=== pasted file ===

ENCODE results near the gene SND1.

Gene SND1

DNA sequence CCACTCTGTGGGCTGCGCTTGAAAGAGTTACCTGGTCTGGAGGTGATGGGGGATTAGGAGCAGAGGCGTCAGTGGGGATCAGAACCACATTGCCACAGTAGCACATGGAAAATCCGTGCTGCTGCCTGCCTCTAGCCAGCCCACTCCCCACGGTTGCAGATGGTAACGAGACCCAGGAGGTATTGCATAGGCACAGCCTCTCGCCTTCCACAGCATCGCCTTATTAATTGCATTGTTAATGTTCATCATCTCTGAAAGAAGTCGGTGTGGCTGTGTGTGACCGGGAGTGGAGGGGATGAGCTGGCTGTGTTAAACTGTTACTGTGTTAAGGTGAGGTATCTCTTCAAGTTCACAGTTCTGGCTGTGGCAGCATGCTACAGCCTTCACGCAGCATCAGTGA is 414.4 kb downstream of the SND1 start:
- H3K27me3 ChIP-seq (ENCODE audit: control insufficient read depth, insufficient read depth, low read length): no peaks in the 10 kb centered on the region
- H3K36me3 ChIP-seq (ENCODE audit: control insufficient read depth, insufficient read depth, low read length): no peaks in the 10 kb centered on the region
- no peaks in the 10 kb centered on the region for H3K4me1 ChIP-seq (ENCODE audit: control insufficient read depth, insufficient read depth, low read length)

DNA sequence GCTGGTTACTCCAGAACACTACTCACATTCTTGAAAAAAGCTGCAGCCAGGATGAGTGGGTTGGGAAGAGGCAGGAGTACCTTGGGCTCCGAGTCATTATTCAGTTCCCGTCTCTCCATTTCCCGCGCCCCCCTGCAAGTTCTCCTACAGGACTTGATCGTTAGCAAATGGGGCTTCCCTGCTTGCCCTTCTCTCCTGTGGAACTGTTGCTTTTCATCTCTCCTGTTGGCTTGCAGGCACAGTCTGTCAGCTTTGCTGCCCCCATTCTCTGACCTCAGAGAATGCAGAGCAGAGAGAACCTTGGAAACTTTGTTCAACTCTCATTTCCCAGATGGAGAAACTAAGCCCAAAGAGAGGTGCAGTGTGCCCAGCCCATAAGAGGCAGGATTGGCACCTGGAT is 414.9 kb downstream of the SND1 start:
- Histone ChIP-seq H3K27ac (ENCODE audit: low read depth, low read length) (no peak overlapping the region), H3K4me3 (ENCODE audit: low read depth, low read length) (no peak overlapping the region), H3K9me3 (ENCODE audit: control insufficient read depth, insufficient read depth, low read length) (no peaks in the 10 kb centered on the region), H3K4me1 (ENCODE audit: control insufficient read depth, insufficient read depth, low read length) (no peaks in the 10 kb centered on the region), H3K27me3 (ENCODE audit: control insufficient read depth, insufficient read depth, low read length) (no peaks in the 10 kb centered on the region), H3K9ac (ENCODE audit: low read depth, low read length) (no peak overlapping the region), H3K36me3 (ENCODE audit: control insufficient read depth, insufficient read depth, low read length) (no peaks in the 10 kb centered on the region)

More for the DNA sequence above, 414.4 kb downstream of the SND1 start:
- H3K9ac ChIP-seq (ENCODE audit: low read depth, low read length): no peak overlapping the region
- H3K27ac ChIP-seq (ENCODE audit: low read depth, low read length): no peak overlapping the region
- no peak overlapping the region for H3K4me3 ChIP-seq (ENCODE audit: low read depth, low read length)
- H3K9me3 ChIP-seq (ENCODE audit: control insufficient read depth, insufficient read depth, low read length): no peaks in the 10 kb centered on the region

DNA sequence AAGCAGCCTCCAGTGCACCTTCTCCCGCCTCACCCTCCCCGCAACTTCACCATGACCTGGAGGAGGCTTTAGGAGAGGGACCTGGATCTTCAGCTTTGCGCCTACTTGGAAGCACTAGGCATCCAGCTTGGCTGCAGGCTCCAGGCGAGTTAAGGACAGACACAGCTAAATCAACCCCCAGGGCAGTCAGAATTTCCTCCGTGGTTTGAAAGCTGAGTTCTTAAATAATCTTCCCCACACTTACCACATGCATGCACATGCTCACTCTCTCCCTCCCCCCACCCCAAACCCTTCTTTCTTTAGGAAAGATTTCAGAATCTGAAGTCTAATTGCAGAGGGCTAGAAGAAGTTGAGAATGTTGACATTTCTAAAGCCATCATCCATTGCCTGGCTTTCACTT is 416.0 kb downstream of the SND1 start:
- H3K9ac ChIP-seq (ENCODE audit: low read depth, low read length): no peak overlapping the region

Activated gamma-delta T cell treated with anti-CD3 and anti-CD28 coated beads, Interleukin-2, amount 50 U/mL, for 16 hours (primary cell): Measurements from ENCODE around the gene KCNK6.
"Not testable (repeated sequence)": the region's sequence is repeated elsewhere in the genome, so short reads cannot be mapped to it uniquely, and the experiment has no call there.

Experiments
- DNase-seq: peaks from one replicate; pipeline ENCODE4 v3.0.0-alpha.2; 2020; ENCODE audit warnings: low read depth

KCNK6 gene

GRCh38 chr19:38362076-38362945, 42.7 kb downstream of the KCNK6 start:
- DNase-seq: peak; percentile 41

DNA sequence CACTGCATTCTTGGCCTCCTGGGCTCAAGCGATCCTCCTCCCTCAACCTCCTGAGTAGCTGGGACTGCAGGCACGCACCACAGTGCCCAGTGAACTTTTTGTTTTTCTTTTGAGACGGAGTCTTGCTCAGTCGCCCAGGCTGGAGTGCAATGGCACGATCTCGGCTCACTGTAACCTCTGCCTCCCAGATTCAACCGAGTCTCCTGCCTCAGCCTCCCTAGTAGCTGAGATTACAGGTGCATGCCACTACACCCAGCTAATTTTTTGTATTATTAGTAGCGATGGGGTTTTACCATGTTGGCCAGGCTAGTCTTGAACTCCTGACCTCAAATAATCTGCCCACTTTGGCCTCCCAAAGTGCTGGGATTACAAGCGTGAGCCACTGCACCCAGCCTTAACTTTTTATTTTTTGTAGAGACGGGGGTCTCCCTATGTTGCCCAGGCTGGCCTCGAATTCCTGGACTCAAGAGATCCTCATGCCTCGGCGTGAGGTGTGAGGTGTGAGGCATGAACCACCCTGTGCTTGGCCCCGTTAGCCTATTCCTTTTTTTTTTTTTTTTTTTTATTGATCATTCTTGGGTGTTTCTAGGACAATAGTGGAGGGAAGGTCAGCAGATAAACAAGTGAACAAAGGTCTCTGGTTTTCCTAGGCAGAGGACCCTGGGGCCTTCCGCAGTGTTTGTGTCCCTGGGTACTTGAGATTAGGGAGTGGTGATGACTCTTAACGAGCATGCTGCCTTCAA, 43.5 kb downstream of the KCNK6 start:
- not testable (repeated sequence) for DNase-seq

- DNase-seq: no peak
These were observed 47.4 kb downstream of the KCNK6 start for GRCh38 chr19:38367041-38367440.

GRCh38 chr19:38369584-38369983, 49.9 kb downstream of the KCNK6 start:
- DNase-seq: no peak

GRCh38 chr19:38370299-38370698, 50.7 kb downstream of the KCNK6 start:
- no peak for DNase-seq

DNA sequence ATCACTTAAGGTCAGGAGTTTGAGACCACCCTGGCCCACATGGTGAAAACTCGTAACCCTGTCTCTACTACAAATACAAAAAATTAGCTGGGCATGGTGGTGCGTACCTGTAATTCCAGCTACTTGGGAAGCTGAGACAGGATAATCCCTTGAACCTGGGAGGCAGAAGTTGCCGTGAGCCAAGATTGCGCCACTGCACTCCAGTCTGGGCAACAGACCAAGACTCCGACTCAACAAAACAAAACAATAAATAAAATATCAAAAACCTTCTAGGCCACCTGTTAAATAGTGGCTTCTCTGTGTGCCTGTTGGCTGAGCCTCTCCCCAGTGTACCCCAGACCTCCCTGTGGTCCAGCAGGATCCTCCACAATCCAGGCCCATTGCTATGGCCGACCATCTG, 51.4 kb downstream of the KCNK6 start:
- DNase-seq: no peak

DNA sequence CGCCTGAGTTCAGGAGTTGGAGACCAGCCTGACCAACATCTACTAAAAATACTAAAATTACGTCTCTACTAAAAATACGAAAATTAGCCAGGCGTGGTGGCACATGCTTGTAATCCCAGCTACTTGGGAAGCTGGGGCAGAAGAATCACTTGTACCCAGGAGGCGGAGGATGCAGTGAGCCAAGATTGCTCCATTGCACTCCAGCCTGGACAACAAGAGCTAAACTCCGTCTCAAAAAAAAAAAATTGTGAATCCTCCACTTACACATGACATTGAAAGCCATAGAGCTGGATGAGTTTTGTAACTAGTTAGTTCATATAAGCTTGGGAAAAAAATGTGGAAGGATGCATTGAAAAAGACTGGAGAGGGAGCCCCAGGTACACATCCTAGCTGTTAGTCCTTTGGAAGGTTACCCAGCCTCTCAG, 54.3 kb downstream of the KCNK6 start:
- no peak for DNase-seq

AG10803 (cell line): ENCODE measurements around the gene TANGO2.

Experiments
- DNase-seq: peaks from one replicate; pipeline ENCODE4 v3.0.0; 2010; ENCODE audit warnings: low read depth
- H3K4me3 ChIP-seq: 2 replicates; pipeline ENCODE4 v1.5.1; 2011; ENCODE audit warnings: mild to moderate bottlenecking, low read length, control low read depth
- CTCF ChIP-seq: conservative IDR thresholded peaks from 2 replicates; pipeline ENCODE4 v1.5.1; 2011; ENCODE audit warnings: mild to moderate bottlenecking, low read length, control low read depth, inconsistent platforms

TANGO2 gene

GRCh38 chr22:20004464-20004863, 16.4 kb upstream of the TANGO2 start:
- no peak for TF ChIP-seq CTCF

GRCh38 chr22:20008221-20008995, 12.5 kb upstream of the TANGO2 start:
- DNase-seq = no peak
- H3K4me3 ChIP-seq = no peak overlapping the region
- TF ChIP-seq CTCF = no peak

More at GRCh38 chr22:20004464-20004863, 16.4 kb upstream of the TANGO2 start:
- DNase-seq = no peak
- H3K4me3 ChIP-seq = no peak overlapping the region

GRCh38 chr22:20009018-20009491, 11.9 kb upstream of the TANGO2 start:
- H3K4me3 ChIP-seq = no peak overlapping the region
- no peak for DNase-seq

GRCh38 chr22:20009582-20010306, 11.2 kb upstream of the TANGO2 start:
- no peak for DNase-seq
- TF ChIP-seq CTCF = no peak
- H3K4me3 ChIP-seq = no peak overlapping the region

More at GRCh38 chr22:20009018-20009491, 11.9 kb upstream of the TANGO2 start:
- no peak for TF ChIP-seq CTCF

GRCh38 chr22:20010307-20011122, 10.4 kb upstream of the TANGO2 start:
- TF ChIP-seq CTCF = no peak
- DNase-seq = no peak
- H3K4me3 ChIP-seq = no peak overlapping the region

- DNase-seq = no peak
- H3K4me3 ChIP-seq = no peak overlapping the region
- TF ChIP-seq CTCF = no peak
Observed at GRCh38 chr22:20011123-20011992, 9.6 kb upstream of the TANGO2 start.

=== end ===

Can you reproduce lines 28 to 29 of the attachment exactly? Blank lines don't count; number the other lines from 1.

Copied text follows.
- DNase-seq: no peak

GRCh38 chr19:38370299-38370698, 50.7 kb downstream of the KCNK6 start: